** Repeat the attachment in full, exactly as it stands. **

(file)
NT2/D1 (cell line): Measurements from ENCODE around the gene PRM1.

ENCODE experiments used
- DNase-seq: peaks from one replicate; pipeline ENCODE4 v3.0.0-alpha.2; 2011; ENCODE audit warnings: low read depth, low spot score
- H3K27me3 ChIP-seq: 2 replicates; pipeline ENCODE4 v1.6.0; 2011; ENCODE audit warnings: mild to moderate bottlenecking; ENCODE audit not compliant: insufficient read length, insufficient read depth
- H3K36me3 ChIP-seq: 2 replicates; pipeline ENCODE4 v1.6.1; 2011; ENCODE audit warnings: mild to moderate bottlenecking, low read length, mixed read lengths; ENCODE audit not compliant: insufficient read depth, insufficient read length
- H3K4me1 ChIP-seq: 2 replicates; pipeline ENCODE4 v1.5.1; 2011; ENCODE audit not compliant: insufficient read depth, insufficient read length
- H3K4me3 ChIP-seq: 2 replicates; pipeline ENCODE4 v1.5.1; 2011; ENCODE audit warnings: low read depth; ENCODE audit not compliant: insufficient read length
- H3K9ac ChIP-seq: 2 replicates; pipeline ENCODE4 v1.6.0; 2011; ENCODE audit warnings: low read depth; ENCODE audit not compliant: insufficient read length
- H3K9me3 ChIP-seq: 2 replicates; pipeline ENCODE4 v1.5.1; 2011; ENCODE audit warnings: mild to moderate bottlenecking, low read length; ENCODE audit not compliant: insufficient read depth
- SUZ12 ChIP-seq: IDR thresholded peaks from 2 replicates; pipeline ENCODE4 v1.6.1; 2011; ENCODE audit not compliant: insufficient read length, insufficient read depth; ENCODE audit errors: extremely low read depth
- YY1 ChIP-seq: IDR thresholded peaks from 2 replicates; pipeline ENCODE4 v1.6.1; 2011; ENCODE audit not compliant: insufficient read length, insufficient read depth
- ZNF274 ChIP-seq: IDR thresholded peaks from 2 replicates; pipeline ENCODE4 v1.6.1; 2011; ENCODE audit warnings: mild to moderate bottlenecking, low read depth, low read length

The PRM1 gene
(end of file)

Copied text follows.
NT2/D1 (cell line): Measurements from ENCODE around the gene PRM1.

ENCODE experiments used
- DNase-seq: peaks from one replicate; pipeline ENCODE4 v3.0.0-alpha.2; 2011; ENCODE audit warnings: low read depth, low spot score
- H3K27me3 ChIP-seq: 2 replicates; pipeline ENCODE4 v1.6.0; 2011; ENCODE audit warnings: mild to moderate bottlenecking; ENCODE audit not compliant: insufficient read length, insufficient read depth
- H3K36me3 ChIP-seq: 2 replicates; pipeline ENCODE4 v1.6.1; 2011; ENCODE audit warnings: mild to moderate bottlenecking, low read length, mixed read lengths; ENCODE audit not compliant: insufficient read depth, insufficient read length
- H3K4me1 ChIP-seq: 2 replicates; pipeline ENCODE4 v1.5.1; 2011; ENCODE audit not compliant: insufficient read depth, insufficient read length
- H3K4me3 ChIP-seq: 2 replicates; pipeline ENCODE4 v1.5.1; 2011; ENCODE audit warnings: low read depth; ENCODE audit not compliant: insufficient read length
- H3K9ac ChIP-seq: 2 replicates; pipeline ENCODE4 v1.6.0; 2011; ENCODE audit warnings: low read depth; ENCODE audit not compliant: insufficient read length
- H3K9me3 ChIP-seq: 2 replicates; pipeline ENCODE4 v1.5.1; 2011; ENCODE audit warnings: mild to moderate bottlenecking, low read length; ENCODE audit not compliant: insufficient read depth
- SUZ12 ChIP-seq: IDR thresholded peaks from 2 replicates; pipeline ENCODE4 v1.6.1; 2011; ENCODE audit not compliant: insufficient read length, insufficient read depth; ENCODE audit errors: extremely low read depth
- YY1 ChIP-seq: IDR thresholded peaks from 2 replicates; pipeline ENCODE4 v1.6.1; 2011; ENCODE audit not compliant: insufficient read length, insufficient read depth
- ZNF274 ChIP-seq: IDR thresholded peaks from 2 replicates; pipeline ENCODE4 v1.6.1; 2011; ENCODE audit warnings: mild to moderate bottlenecking, low read depth, low read length

The PRM1 gene